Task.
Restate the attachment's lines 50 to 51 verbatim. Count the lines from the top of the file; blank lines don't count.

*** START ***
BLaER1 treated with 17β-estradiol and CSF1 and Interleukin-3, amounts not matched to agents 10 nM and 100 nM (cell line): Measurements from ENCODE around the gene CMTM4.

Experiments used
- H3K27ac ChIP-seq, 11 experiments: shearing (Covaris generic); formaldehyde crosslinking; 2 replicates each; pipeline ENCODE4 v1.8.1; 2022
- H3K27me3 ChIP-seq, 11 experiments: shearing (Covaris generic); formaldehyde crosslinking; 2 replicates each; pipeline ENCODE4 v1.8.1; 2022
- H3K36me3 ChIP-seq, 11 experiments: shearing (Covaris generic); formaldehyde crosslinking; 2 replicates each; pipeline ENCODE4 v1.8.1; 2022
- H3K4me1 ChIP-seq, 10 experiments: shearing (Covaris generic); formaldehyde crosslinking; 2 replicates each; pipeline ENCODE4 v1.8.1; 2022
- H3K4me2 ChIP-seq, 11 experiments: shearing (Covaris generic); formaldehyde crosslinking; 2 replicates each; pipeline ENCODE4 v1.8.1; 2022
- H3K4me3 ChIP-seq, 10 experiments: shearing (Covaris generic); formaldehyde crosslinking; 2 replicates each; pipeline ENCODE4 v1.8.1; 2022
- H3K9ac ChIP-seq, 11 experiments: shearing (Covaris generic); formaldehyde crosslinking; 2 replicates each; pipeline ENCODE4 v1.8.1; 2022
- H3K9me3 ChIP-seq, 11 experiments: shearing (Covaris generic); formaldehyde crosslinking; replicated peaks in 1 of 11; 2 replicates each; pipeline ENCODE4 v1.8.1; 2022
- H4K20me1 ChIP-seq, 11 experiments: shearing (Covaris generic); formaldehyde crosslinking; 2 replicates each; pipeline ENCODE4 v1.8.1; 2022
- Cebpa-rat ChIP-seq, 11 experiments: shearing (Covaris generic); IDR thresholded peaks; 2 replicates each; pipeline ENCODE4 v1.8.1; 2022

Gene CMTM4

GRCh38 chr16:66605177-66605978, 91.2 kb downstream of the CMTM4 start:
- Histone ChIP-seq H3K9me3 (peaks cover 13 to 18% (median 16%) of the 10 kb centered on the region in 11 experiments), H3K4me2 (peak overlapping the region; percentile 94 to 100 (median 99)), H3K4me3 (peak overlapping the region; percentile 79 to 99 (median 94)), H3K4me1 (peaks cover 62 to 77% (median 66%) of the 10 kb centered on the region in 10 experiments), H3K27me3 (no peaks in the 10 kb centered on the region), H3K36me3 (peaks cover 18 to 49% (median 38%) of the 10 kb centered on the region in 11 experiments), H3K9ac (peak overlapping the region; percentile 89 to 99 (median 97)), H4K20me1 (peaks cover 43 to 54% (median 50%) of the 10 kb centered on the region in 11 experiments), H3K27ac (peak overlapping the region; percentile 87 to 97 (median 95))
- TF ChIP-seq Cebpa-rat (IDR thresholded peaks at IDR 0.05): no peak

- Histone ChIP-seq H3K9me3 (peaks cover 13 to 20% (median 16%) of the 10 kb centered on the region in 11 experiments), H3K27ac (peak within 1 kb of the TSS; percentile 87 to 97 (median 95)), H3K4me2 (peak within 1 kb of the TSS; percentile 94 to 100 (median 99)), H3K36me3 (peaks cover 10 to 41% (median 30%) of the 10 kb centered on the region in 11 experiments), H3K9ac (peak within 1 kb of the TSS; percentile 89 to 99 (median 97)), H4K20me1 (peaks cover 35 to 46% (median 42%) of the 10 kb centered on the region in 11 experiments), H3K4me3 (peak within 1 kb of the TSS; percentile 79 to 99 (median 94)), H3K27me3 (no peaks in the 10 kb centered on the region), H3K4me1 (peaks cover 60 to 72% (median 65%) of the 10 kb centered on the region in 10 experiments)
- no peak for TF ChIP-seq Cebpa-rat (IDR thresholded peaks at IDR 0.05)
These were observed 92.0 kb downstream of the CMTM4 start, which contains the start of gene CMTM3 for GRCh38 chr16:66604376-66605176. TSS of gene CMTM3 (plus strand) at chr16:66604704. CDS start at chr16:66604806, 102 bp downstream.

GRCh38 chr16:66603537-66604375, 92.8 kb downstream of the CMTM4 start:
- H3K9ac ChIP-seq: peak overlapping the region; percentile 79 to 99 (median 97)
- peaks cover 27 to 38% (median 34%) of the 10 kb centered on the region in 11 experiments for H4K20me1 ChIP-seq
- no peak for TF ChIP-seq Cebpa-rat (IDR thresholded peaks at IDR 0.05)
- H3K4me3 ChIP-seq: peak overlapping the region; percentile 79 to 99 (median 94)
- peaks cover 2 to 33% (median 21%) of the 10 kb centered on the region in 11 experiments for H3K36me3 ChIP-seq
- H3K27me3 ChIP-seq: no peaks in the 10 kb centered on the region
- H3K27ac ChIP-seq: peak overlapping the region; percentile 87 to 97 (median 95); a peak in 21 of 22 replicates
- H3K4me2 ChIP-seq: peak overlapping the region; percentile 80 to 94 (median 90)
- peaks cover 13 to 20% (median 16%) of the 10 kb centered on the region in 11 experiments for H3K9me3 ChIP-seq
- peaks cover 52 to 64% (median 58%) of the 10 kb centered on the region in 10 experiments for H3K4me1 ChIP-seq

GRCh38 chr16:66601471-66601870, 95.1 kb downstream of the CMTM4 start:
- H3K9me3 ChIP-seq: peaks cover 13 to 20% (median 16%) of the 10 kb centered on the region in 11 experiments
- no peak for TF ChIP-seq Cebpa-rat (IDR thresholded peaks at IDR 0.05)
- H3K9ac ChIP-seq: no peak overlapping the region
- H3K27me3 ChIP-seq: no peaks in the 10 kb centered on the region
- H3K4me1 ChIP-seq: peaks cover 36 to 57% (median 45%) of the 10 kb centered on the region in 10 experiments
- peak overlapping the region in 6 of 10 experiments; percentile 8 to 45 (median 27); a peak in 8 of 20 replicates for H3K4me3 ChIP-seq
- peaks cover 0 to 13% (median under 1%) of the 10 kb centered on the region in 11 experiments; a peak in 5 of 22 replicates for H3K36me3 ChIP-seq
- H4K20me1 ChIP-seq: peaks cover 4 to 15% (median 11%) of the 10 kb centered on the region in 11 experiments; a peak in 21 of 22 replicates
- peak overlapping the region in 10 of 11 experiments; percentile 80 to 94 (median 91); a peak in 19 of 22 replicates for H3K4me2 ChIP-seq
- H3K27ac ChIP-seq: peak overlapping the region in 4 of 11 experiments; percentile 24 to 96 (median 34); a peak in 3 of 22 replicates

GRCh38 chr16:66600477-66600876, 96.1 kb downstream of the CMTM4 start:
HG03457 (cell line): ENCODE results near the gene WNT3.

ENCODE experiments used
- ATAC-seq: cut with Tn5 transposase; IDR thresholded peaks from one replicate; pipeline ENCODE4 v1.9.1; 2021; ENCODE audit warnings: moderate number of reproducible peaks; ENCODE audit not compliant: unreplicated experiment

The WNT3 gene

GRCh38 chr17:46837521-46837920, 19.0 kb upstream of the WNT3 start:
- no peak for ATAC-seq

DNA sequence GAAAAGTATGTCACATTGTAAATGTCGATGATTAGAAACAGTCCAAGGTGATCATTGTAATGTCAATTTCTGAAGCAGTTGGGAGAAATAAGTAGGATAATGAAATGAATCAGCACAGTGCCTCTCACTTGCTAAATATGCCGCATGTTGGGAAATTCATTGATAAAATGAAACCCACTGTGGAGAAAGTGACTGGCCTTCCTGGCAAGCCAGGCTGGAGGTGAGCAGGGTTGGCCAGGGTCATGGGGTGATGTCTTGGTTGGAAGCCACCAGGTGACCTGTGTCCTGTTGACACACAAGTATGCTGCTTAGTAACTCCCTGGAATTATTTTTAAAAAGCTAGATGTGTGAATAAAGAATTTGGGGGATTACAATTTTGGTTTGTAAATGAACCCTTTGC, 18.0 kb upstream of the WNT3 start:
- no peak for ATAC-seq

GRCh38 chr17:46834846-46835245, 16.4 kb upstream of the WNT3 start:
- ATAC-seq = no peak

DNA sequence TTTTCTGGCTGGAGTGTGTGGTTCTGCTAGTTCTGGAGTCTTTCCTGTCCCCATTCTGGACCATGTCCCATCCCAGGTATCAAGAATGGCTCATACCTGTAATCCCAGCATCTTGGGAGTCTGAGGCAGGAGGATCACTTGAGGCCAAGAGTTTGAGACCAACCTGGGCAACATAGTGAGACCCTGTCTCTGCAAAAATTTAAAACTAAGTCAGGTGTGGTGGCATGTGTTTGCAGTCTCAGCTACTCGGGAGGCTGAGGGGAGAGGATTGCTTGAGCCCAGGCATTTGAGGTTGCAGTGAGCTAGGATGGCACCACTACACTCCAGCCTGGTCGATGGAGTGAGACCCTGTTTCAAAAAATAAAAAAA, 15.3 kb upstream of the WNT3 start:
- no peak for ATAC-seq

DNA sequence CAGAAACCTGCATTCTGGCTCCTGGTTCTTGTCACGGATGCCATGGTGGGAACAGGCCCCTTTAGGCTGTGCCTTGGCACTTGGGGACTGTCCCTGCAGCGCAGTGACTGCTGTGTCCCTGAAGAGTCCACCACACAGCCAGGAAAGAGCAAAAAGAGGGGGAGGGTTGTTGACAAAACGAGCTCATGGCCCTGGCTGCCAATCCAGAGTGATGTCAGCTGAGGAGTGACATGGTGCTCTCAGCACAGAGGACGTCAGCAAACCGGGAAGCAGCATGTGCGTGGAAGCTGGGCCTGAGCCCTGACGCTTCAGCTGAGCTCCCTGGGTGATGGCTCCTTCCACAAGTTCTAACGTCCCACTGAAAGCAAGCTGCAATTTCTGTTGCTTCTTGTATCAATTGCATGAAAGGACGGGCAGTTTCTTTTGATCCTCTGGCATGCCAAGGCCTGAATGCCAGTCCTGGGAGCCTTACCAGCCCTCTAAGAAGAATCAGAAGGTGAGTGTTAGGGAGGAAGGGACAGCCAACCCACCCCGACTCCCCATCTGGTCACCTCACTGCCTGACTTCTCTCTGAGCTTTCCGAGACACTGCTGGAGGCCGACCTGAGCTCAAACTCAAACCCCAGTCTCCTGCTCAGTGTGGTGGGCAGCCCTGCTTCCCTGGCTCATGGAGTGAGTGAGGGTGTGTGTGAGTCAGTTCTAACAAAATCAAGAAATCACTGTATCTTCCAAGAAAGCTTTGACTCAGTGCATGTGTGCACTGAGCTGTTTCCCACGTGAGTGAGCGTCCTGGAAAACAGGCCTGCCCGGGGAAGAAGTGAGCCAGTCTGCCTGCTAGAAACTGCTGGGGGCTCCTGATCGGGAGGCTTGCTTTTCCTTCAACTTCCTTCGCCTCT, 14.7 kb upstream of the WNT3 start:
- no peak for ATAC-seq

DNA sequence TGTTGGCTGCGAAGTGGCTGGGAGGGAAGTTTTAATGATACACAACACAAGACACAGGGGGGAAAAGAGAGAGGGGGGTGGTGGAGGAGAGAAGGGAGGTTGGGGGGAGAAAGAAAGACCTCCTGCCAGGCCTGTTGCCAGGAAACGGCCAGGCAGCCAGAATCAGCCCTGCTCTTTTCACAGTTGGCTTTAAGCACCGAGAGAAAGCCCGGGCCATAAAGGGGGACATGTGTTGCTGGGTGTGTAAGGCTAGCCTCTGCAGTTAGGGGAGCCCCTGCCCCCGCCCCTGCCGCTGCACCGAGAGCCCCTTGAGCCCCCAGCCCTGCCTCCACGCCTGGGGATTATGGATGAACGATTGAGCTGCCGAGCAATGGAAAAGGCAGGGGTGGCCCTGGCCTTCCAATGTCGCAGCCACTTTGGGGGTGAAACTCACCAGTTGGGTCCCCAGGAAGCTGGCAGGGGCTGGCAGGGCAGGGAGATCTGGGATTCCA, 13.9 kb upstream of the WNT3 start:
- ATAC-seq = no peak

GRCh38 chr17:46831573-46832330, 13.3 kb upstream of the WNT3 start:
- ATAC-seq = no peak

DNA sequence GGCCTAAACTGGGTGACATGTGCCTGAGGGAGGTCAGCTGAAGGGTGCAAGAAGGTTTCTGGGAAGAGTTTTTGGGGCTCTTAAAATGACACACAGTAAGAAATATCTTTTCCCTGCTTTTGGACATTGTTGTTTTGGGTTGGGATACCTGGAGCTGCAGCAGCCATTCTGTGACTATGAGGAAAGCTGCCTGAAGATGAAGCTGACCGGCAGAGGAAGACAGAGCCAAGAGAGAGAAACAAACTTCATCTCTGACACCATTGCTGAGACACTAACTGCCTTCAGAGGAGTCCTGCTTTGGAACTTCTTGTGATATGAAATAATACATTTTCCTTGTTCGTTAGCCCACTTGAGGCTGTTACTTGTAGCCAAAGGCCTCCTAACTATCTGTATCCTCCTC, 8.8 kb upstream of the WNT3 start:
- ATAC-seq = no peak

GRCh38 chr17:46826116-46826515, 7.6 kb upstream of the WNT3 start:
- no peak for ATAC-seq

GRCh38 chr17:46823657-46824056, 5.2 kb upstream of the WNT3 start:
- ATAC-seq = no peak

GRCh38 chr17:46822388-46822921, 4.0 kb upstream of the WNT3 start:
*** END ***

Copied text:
- no peak for ATAC-seq

GRCh38 chr17:46834846-46835245, 16.4 kb upstream of the WNT3 start: